Gaffney includes as an appendix the text of “The Naassene Sermon” from Hippolytus, in an edition that he has composited from the translations of Birdsall, MacMahon, and Legge, with interpretive influence from G.R.S. Mead. It is valuable to include this material for reference, but some of the editorial choices are questionable. In particular, Gaffney retains the source notations introduced by Mead to distinguish a pagan syncretist source (S), a Jewish mystical commentator (J), the Naassene Christian scribe (C), and the heresiological anthologist Hippolytus (H). Gaffney rightly questions the value of dividing J and C, yet he not only keeps these ubiquitous symbols, but does so as simple in-line capital letters that are ubiquitous throughout the text, impairing its readability. (The letters could have been superscripted, or better yet, omitted with italics used for H passages and underscores for S.)
Gaffney’s eventual position in this book is one that fits comfortably within the range of post-Theosophical occultism, complete with invocations of Vedic mysticism. For this latter topic, he is conspicuously reliant on the 1980 volume Layayoga by Shyam Sundar Goswami, albeit with a well-articulated appreciation of the Western reception of this tradition since the 19th century. Other than a general affinity for “New Age” ideas, this book represents no coherent neo-Gnostic school. The aspects of the book I found most novel and interesting involved the study of hydraulic Hebrew mysticism: a set of tropes regarding the magical manipulation of rivers and other waters throughout various biblical texts and related traditions, viewed in terms of mystical attainment. While I don’t endorse all of its conclusions, I appreciate its spirit, and I think it is an engaging and helpful excursion for readers investigating the re-interpretation of Christian origins and Gnostic mysticism.
By protecting others, you save yourself. If you only think of yourself, you’ll only destroy yourself.
Akira Kurosawa, & al., Seven Samurai
But an emptiness filled my spirit, not forceful enough to be labeled depression. “Malaise” fit the bill nicely. When night settled in, I felt grateful. Sometimes sleep is the best way to surf time.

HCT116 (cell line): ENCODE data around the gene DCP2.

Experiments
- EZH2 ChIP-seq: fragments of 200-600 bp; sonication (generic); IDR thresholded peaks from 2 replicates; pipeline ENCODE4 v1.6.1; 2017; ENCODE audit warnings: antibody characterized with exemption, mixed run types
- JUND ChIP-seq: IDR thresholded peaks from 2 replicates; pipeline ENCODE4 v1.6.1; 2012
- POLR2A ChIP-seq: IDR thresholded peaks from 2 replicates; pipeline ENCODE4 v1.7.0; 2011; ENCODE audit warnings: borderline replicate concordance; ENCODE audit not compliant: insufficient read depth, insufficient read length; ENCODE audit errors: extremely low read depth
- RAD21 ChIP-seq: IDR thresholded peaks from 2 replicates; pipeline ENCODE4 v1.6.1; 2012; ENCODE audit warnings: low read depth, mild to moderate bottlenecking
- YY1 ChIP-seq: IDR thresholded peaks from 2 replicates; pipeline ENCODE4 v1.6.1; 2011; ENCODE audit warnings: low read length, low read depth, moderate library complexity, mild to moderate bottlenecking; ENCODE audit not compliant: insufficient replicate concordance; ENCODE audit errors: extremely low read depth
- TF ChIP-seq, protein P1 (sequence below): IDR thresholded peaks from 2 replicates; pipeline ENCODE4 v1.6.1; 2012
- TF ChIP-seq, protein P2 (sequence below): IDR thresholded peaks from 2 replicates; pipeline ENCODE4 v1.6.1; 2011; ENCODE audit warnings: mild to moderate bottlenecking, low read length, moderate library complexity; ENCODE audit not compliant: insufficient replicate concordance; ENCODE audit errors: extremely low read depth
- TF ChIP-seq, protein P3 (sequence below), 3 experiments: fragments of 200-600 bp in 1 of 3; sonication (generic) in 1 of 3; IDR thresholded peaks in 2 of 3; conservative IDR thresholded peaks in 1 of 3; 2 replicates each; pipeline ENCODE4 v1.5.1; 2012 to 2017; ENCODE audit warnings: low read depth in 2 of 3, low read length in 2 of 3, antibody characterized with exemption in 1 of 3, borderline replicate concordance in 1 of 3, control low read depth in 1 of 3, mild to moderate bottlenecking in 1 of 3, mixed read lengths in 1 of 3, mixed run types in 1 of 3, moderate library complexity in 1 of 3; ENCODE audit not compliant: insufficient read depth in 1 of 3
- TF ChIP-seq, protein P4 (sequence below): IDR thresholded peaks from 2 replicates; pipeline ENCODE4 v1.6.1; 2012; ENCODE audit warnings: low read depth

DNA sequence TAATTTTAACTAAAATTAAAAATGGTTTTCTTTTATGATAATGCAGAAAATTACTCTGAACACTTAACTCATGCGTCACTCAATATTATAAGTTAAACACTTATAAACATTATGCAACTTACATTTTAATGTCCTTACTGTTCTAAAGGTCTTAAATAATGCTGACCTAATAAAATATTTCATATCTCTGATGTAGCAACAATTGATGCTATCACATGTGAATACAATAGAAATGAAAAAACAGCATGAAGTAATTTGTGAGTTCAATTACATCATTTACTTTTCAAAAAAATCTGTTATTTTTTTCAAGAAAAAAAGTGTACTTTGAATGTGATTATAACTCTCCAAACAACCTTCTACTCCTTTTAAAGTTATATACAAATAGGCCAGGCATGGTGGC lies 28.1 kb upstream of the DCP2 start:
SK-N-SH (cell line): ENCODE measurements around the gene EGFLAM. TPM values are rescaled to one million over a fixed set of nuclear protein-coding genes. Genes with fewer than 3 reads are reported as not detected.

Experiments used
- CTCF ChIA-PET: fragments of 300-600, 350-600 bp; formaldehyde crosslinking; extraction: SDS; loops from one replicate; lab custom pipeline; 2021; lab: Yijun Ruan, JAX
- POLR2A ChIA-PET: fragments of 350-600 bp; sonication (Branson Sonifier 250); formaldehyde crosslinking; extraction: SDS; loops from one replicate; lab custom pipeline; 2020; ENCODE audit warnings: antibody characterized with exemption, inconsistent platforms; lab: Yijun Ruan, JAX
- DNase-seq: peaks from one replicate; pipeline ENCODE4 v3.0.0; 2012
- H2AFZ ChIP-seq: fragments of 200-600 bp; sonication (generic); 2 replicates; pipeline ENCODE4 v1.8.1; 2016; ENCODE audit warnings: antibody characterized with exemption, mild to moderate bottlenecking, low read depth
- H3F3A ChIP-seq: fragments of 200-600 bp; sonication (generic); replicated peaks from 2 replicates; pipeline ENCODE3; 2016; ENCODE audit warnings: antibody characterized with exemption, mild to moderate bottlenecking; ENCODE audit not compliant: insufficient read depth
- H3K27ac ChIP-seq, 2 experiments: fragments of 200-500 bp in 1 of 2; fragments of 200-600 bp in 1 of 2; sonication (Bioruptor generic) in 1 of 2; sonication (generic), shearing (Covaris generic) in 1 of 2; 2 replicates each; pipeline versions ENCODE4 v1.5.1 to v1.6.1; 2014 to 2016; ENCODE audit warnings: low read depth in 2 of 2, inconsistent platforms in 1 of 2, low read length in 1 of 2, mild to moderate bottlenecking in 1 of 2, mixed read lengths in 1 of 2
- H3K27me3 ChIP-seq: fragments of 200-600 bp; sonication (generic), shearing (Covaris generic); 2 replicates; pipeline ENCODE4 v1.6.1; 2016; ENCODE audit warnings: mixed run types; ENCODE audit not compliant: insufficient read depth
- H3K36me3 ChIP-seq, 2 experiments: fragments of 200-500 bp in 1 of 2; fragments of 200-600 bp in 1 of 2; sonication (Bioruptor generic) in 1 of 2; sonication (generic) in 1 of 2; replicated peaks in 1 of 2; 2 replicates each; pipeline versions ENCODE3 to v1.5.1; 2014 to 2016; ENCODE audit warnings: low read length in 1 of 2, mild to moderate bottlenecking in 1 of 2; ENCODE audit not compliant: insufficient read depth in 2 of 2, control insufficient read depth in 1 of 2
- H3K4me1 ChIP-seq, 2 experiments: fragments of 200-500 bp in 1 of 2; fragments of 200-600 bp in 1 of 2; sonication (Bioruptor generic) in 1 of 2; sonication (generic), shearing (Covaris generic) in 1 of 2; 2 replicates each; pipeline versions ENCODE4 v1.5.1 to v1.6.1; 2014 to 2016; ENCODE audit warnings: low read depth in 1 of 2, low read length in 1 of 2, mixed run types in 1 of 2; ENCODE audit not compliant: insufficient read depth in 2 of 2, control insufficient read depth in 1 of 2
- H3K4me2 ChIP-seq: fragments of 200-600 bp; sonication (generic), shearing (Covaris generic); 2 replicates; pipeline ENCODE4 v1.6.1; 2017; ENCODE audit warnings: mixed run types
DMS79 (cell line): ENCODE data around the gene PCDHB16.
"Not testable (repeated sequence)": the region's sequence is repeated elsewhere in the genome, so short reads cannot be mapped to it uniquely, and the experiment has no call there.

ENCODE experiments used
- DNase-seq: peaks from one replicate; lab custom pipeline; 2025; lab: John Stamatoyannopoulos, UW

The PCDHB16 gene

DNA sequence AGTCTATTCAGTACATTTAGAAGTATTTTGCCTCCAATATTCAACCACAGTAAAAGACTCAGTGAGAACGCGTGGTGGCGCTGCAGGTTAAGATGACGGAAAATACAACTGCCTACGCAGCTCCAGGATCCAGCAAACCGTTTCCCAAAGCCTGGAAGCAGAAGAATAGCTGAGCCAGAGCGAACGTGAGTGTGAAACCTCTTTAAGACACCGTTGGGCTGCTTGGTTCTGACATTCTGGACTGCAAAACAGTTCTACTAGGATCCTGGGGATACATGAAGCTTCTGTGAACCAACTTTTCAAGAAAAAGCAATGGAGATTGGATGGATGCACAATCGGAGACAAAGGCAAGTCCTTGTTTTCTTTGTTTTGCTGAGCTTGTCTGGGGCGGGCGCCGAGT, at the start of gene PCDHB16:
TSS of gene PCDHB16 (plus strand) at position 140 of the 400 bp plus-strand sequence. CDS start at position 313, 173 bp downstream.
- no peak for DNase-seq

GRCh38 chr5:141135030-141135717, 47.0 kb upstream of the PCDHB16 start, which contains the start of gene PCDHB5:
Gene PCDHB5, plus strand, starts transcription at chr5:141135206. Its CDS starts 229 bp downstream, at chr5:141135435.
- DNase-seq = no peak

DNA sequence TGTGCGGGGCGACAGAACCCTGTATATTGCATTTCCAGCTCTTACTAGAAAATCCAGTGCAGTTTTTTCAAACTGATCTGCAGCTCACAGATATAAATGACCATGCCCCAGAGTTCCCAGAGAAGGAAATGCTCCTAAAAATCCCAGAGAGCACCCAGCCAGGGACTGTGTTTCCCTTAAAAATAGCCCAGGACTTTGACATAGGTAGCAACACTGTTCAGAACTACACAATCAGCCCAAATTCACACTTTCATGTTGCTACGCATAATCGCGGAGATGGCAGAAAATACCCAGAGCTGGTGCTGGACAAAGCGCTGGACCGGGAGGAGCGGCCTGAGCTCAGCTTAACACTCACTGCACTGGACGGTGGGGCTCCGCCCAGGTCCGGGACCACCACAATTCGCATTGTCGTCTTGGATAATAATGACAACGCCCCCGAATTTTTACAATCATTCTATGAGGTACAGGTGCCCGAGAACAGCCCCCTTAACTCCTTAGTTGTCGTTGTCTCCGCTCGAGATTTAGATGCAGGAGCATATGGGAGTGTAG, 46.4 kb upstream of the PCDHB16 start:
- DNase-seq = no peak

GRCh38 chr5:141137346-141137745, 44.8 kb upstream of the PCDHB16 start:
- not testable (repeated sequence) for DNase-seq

Rajnar Vajra, Her Scales Shine Like Music
The stories in Dance on Saturday were my first exposure to the work of Elwin Cotman, although some have evidently been previously published elsewhere. They range from a gritty magical realism (as in “Seven Watsons,” a story set in the Pittsburgh Job Corps) to a surreal mythic high fantasy (“The Son’s War,” featuring magically incredible craftsmanship). The longest of the stories in this collection is the titular “Dance on Saturday,” which treats a coterie of immortals in contemporary Pittsburgh, wearing the identities of a black church congregation.
Most of these tales have black protagonists, and the African-American experience furnishes notable and sophisticated inflections of Cotman’s fantasies. The unusual exception is the story “Among the Zoologists,” where the narrating character not only fails to signal a racial identity, but deftly avoids claiming a gender over forty pages which incidentally feature some hair-raising sexual escapades. That story also left me with an enhanced appreciation for Cotman’s work, because it demonstrated his intimate fondness for the 20th-century canon of pulp and comic-book fantastic literature, and thus his own writing’s remoteness from its conventions signals his active creativity and independence of mind.
He is a capable stylist as a writer. These six stories tended to be too long for me to finish in a single sitting, and I was consistently glad to pick up the book again at the earliest opportunity. The ends of his stories often break the narrative frame that he has established or transform its context. Each of the tales in Dance on Saturday is memorable for a different reason, and I’m glad to have read them all.